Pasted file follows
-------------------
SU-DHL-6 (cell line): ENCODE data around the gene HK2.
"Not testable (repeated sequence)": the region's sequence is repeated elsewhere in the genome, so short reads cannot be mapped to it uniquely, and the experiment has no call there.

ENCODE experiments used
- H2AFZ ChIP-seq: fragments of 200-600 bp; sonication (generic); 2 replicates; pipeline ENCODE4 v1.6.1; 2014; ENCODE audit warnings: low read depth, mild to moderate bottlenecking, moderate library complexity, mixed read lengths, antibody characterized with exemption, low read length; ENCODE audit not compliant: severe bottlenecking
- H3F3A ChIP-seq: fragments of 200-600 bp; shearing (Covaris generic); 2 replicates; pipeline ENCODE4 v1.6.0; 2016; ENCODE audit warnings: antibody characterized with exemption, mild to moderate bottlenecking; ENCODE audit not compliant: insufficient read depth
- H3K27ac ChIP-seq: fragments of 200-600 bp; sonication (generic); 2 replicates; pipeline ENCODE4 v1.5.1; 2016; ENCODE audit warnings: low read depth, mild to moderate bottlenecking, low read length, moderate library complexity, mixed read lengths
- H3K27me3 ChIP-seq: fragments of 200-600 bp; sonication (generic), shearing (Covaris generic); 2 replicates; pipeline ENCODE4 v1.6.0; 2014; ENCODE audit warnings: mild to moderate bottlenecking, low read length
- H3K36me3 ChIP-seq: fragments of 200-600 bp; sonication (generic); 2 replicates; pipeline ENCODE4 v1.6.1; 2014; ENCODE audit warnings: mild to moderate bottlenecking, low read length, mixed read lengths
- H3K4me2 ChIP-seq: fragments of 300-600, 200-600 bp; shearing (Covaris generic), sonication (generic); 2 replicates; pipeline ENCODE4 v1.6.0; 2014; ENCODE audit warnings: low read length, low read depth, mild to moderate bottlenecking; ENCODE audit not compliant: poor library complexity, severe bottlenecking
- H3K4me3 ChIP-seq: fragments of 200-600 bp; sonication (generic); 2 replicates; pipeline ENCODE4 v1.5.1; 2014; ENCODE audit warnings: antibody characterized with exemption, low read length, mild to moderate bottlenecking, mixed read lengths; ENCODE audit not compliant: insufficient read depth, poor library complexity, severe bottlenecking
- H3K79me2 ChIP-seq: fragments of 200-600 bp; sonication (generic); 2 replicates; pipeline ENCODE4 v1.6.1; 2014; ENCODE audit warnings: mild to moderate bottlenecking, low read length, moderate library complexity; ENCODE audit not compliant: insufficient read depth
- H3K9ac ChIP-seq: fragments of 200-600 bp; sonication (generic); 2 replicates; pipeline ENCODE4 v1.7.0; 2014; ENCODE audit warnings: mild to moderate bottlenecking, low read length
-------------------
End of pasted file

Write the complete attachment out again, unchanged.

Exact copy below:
SU-DHL-6 (cell line): ENCODE data around the gene HK2.
"Not testable (repeated sequence)": the region's sequence is repeated elsewhere in the genome, so short reads cannot be mapped to it uniquely, and the experiment has no call there.

ENCODE experiments used
- H2AFZ ChIP-seq: fragments of 200-600 bp; sonication (generic); 2 replicates; pipeline ENCODE4 v1.6.1; 2014; ENCODE audit warnings: low read depth, mild to moderate bottlenecking, moderate library complexity, mixed read lengths, antibody characterized with exemption, low read length; ENCODE audit not compliant: severe bottlenecking
- H3F3A ChIP-seq: fragments of 200-600 bp; shearing (Covaris generic); 2 replicates; pipeline ENCODE4 v1.6.0; 2016; ENCODE audit warnings: antibody characterized with exemption, mild to moderate bottlenecking; ENCODE audit not compliant: insufficient read depth
- H3K27ac ChIP-seq: fragments of 200-600 bp; sonication (generic); 2 replicates; pipeline ENCODE4 v1.5.1; 2016; ENCODE audit warnings: low read depth, mild to moderate bottlenecking, low read length, moderate library complexity, mixed read lengths
- H3K27me3 ChIP-seq: fragments of 200-600 bp; sonication (generic), shearing (Covaris generic); 2 replicates; pipeline ENCODE4 v1.6.0; 2014; ENCODE audit warnings: mild to moderate bottlenecking, low read length
- H3K36me3 ChIP-seq: fragments of 200-600 bp; sonication (generic); 2 replicates; pipeline ENCODE4 v1.6.1; 2014; ENCODE audit warnings: mild to moderate bottlenecking, low read length, mixed read lengths
- H3K4me2 ChIP-seq: fragments of 300-600, 200-600 bp; shearing (Covaris generic), sonication (generic); 2 replicates; pipeline ENCODE4 v1.6.0; 2014; ENCODE audit warnings: low read length, low read depth, mild to moderate bottlenecking; ENCODE audit not compliant: poor library complexity, severe bottlenecking
- H3K4me3 ChIP-seq: fragments of 200-600 bp; sonication (generic); 2 replicates; pipeline ENCODE4 v1.5.1; 2014; ENCODE audit warnings: antibody characterized with exemption, low read length, mild to moderate bottlenecking, mixed read lengths; ENCODE audit not compliant: insufficient read depth, poor library complexity, severe bottlenecking
- H3K79me2 ChIP-seq: fragments of 200-600 bp; sonication (generic); 2 replicates; pipeline ENCODE4 v1.6.1; 2014; ENCODE audit warnings: mild to moderate bottlenecking, low read length, moderate library complexity; ENCODE audit not compliant: insufficient read depth
- H3K9ac ChIP-seq: fragments of 200-600 bp; sonication (generic); 2 replicates; pipeline ENCODE4 v1.7.0; 2014; ENCODE audit warnings: mild to moderate bottlenecking, low read length